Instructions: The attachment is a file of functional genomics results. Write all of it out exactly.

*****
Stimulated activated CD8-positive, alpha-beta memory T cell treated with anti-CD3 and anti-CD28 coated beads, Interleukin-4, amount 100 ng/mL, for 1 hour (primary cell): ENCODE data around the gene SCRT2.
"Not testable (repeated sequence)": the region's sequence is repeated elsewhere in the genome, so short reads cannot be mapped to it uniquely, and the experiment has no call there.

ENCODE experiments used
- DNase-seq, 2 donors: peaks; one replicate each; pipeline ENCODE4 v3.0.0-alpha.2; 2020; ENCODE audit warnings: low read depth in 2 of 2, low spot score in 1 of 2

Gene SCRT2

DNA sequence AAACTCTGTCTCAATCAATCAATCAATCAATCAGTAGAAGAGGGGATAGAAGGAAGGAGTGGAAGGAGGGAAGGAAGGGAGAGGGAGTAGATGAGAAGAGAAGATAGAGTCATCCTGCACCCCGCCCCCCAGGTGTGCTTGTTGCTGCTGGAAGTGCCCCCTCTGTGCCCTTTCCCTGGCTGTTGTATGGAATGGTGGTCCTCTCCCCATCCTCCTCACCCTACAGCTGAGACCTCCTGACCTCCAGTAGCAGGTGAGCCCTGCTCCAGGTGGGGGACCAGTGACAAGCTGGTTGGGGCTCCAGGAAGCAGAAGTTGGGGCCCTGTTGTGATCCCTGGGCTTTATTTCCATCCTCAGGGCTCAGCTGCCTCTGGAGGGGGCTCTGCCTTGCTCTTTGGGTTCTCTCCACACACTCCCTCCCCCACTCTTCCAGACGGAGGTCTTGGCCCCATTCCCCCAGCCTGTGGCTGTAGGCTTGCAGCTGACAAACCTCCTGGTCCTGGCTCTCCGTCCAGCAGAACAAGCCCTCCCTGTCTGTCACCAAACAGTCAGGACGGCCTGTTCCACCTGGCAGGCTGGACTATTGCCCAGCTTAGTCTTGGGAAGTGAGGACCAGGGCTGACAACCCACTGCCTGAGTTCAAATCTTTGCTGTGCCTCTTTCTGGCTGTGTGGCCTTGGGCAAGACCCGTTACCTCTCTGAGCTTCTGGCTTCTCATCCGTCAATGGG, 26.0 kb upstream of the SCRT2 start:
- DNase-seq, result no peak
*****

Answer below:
Stimulated activated CD8-positive, alpha-beta memory T cell treated with anti-CD3 and anti-CD28 coated beads, Interleukin-4, amount 100 ng/mL, for 1 hour (primary cell): ENCODE data around the gene SCRT2.
"Not testable (repeated sequence)": the region's sequence is repeated elsewhere in the genome, so short reads cannot be mapped to it uniquely, and the experiment has no call there.

ENCODE experiments used
- DNase-seq, 2 donors: peaks; one replicate each; pipeline ENCODE4 v3.0.0-alpha.2; 2020; ENCODE audit warnings: low read depth in 2 of 2, low spot score in 1 of 2

Gene SCRT2

DNA sequence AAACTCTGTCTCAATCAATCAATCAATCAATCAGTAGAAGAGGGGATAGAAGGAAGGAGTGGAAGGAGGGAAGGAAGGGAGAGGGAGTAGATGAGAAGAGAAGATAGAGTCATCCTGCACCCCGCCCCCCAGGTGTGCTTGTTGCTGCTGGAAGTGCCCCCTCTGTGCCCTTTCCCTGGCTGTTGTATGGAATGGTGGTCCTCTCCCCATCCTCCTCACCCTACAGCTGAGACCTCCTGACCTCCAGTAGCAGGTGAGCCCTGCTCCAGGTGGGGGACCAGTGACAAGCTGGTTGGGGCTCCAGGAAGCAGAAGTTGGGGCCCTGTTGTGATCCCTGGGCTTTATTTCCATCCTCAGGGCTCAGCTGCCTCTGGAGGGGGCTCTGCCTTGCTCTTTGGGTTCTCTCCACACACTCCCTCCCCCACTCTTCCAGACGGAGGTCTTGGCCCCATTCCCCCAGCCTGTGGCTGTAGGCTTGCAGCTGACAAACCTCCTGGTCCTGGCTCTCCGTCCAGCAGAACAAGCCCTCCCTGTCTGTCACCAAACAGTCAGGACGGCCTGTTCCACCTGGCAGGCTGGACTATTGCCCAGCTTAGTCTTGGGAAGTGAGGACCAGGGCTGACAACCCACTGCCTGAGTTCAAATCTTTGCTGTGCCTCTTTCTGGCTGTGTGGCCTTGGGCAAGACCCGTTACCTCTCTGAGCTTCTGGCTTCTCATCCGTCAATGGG, 26.0 kb upstream of the SCRT2 start:
- DNase-seq, result no peak